That nonsense literally held back adoption, because who the hell wants to go through every switch, router, server, client, phone, printer, etc. and give them all IPv6 addresses and then address them only by that?
Eh? I don't understand what the complaint is here.
Yeah, you plug in the printer and your router will automatically give it a global IPv6 address. Your router will also have a firewall in it, probably on by default, so there's no real security concern here.
If you don't like that global address, that's fine, because IPv6 allows multiple addresses per interface, and the fe80:: block is set aside for local use; you can set up all the private, non-routable IPv6 addresses you want there, and in the fd00:: block. Actually, given modern discovery protocols like Bonjour, your printer will probably do this automatically and broadcast its existence to your computer, so you never actually have to enter the address manually.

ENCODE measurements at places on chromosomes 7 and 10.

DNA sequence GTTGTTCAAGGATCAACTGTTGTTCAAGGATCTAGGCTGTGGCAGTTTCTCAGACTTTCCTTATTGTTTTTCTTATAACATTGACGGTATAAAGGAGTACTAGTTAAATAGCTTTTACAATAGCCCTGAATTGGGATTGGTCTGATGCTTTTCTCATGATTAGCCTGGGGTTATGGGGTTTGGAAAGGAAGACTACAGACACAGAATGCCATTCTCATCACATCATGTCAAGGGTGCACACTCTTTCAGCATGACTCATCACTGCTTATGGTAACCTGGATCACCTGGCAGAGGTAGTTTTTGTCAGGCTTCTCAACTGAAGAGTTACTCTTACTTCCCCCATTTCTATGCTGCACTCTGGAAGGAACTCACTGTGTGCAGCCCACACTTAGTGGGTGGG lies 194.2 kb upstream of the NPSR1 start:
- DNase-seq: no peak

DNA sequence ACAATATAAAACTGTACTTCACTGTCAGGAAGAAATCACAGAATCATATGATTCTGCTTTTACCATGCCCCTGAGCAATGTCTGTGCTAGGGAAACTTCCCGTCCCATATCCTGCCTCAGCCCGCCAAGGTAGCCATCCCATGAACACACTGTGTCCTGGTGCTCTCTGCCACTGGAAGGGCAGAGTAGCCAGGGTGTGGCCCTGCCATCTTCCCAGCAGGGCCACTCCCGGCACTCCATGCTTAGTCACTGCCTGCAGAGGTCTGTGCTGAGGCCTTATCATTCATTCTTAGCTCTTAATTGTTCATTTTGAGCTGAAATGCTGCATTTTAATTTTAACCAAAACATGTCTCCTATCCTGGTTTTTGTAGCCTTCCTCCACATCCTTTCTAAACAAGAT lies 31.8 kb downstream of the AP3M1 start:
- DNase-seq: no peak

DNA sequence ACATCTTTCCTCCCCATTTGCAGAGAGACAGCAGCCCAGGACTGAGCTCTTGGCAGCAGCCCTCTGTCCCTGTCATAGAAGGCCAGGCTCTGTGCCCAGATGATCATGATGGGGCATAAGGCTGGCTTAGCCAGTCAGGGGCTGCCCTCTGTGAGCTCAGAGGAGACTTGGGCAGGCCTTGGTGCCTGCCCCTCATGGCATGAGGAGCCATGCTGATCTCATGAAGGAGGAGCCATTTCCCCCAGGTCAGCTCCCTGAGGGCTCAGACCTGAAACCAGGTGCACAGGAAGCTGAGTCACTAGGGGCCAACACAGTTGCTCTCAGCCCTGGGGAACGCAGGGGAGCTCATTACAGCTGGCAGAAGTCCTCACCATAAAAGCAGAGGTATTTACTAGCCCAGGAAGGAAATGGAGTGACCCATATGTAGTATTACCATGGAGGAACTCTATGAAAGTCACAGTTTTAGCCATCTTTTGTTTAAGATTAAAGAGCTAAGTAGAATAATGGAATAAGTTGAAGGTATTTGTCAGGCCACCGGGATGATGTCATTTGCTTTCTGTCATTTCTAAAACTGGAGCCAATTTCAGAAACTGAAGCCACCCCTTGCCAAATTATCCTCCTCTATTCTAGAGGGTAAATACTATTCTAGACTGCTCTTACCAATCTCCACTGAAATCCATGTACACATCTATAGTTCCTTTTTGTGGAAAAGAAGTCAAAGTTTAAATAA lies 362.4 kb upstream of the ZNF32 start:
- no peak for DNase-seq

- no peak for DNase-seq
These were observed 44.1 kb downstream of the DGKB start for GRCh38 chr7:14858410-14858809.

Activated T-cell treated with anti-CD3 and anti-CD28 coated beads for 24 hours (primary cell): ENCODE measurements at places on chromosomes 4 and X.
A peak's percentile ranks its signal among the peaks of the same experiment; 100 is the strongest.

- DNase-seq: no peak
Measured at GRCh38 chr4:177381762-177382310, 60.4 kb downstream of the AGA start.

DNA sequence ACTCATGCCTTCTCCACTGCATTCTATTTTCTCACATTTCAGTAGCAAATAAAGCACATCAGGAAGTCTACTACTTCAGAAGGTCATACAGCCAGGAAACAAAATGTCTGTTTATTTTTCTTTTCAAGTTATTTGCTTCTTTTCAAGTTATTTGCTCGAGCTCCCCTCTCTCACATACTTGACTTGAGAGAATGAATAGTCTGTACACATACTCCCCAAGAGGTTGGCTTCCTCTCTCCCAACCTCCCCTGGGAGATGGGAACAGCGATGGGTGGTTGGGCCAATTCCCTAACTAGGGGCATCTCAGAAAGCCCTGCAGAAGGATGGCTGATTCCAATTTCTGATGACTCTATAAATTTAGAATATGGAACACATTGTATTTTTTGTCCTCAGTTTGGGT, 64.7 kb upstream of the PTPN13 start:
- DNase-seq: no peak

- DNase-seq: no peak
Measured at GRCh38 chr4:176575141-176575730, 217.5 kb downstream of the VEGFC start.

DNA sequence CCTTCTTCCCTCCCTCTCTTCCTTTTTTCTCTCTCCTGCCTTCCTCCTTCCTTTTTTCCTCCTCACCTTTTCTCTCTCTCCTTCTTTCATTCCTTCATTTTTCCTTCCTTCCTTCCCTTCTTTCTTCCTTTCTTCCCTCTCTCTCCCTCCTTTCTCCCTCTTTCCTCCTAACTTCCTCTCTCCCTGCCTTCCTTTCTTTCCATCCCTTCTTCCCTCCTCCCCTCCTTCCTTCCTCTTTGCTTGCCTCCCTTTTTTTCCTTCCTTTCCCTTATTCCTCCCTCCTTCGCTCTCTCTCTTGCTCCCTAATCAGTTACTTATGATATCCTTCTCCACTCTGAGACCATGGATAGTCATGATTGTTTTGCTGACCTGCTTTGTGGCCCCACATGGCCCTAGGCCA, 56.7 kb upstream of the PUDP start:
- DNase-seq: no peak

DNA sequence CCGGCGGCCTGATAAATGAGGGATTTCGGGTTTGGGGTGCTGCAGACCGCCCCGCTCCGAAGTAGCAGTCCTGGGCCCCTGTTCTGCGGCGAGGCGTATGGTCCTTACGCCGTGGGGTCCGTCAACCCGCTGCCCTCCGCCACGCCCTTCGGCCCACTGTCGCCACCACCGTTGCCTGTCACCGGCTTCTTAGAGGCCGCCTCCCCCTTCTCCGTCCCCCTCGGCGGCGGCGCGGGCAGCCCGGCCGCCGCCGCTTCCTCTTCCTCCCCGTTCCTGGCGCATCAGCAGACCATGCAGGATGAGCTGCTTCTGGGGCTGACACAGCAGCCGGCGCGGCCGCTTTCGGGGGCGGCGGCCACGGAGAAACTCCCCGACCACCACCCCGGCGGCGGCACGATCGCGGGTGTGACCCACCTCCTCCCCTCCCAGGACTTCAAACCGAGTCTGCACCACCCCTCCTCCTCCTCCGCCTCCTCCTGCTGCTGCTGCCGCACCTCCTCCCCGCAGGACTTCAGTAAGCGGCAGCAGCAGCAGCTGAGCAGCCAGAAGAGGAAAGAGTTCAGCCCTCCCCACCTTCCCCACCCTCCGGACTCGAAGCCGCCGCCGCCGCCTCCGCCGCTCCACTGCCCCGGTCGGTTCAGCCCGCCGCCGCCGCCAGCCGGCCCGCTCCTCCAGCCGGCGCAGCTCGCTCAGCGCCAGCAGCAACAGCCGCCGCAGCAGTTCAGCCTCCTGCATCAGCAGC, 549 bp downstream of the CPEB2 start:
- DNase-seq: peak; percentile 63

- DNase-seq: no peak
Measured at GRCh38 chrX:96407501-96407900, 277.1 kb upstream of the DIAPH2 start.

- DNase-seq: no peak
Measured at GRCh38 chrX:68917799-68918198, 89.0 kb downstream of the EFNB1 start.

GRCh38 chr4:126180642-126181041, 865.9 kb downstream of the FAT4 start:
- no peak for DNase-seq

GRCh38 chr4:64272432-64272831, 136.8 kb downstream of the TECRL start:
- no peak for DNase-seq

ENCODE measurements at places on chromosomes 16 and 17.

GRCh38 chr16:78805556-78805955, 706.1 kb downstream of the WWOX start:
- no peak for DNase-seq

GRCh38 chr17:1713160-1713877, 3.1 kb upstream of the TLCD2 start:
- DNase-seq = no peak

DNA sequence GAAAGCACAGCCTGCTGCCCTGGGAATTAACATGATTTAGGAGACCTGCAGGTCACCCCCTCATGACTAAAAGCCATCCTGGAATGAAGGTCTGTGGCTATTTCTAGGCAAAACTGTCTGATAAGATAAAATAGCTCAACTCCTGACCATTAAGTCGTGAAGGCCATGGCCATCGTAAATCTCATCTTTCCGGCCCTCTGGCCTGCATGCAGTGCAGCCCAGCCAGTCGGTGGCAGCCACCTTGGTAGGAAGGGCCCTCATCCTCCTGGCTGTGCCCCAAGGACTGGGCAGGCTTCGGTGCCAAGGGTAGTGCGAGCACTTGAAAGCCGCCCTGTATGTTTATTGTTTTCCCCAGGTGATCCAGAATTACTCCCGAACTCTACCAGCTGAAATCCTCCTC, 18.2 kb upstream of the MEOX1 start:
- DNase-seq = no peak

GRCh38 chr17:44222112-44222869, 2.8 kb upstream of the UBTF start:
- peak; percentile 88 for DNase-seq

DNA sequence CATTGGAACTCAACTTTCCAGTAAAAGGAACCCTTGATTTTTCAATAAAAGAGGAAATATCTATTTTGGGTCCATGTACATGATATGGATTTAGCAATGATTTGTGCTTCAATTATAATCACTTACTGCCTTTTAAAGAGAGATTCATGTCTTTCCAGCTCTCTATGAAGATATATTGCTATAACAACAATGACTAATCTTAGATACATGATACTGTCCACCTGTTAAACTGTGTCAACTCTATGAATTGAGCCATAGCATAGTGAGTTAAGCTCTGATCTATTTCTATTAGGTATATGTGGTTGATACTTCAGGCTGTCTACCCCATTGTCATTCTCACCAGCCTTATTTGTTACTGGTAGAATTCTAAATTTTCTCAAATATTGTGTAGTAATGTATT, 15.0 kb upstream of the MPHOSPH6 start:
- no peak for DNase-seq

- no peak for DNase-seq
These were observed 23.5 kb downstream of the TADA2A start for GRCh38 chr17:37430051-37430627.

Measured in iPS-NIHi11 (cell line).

The only real difference here is you don't have to go through a broken NAT layer that has to keep track of every single connection, and guess when they're idle in order to clear out that memory table. The limitations of this become readily apparent when you launch BitTorrent on a NAT'd machine and everyone else's SSH connections drop because the NAT table filed up.